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Nguyen v. Hartford Life Insurance Co.

November 2, 2009

DAVE NGUYEN, PLAINTIFF(S),
v.
HARTFORD LIFE INSURANCE COMPANY, DEFENDANT(S).



The opinion of the court was delivered by: Andrew J. Guilford United States District Judge

ORDER GRANTING MOTION FOR ATTORNEY FEES

This case involves a claim under the Employee Retirement Income Security Act of 1974 ("ERISA"). The parties have settled the lawsuit, and Plaintiff Dave Nguyen ("Plaintiff") filed a motion requesting reasonable attorney fees ("Motion"). The Court GRANTS the Motion and awards attorney fees of $29,556.

BACKGROUND

Plaintiff sought payment of insurance proceeds from Defendant Hartford Life Insurance Company ("Defendant"), but Defendant refused to pay and claimed Plaintiff's insurance application was incomplete. (Fourth Amended Complaint ("FAC") ¶¶ 10-12.) Plaintiff filed a Complaint for breach of contract and breach of the implied covenant of good faith. He alleged that Defendant improperly "review[s] insurance applications when a claim is submitted rather than when the applications are submitted . . . ." (FAC ¶ 19.)

Defendant removed the case to federal court, claiming that this lawsuit was "founded on a claim of right arising under [ERISA]." (Notice of Removal ¶ 4.) Then a series of dismissals and amended pleadings began. Plaintiff prepared five complaints total, including four amended complaints. Defendant claims it did not receive a copy of the First Amended Complaint. (Opp'n 9:8-9.)

In the Second Amended Complaint ("SAC"), Plaintiff asserted claims for (1) recovery of ERISA benefits, (2) breach of fiduciary duty, and (3) violation of the Racketeer Influenced and Corrupt Organizations Act ("RICO"), 18 U.S.C. § 1962. Defendant filed a motion to dismiss the SAC, which resulted in dismissal with leave to amend of Plaintiff's breach of fiduciary duty and RICO claims.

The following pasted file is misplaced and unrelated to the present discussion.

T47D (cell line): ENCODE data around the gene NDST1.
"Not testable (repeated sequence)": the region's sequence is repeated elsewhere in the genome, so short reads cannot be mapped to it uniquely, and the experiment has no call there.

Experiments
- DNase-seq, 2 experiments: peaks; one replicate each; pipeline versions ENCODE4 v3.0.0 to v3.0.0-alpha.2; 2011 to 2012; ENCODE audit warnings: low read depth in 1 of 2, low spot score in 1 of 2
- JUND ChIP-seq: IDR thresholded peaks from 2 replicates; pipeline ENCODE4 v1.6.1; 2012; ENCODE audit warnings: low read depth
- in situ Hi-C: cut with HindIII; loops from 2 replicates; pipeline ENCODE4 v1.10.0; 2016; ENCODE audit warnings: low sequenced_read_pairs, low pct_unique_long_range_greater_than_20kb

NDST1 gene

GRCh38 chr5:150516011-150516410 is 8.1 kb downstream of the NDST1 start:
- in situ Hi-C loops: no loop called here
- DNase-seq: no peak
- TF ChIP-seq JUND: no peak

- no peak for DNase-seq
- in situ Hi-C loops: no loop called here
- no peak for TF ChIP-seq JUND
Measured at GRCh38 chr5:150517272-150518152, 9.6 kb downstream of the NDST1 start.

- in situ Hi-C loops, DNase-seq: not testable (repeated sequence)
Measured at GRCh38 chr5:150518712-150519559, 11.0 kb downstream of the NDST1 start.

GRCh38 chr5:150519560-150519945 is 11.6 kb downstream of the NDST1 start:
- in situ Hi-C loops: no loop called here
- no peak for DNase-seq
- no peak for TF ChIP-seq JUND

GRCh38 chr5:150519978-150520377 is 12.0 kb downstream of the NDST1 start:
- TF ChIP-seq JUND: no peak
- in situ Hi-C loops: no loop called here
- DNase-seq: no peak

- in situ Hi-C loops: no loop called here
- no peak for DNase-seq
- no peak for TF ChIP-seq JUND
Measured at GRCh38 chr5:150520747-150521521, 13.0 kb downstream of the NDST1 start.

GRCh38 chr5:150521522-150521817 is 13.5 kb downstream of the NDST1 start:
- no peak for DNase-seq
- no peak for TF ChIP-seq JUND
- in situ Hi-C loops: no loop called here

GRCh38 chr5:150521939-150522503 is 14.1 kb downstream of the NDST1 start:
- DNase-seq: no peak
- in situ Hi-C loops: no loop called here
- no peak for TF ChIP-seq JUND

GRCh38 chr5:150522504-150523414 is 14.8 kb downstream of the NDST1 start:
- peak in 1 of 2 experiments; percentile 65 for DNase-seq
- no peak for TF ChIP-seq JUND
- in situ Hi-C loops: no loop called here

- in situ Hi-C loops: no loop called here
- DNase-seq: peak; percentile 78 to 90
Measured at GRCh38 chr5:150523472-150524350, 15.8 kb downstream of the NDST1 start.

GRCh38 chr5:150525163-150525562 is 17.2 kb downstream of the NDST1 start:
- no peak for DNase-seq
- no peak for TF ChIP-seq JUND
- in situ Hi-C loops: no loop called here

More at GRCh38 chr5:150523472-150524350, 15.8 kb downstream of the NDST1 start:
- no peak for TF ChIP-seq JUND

Plaintiff filed the Third Amended Complaint ("TAC"), asserting claims for (1) recovery of ERISA benefits, (2) equitable relief under ERISA, and (3) violation of RICO. Defendant filed another motion to dismiss, which led to dismissal with leave to amend of the equitable relief and RICO claims.

Then Plaintiff filed the Fourth Amended Complaint, asserting the same claims as the TAC. Again, Defendant filed a motion to dismiss. This time, the Court dismissed Plaintiff's RICO claim without leave to amend. But the Court also found that Plaintiff stated a viable equitable relief claim.

With claims for recovery of ERISA benefits and equitable relief remaining, the parties settled this lawsuit. The terms of the settlement are confidential, but include at least some payment to Plaintiff. (Mot. 1:23-24.)

Then Plaintiff filed this Motion. Though he does not explicitly state the total amount of attorney fees sought, Plaintiff requests fees for 169.6 hours worked at an hourly rate of "$325 or more." (Reply 12:22 (emphasis omitted).) These figures produce a total request of $55,120. Defendant opposes this request.

ANALYSIS

Defendant argues that no fees should be awarded. If fees are awarded, Defendant asserts that "the Court should significantly reduce the . . . hours of work allegedly performed," and that the award should be based on a lower hourly rate than Plaintiff requests. (Opp'n 3:24-26, 11:7-12:5.) The Court finds that a fee award is appropriate, but at a rate of $180 per hour for 164.2 hours.

1. WHETHER AN AWARD IS APPROPRIATE

In an ERISA lawsuit brought by a participant, beneficiary, or fiduciary, "the court in its discretion may allow a reasonable attorney's fee and costs of action to either party." 29 U.S.C. § 1132(g). In deciding whether to award attorney fees, courts "must analyze the five Hummell factors:

1. the degree of the opposing party's culpability or bad faith,

2. the ability of the opposing party to satisfy an award of fees,

3. whether an award of fees would deter others from acting in similar circumstances,

4. whether the party requesting fees sought to benefit all participants and beneficiaries of an ERISA plan or to resolve a significant legal question regarding ERISA, and

5. the relative merits of the parties' positions."

Cline v. Indus. Maint. Eng'g & Contr. Co., 200 F.3d 1223, 1235 (9th Cir. 2000) (quoting Hummell v. Se. Rykoff & Co., 634 F.2d 446, 453 (9th Cir. 1980)). "These factors are intended to guide the court's exercise of its discretion, . . . but none is necessarily decisive; various permutations and combinations can support an award of attorney fees . . . ." Credit Managers Ass'n v. Kennesaw Life & Accident Ins. Co., 25 F.3d 743, ...


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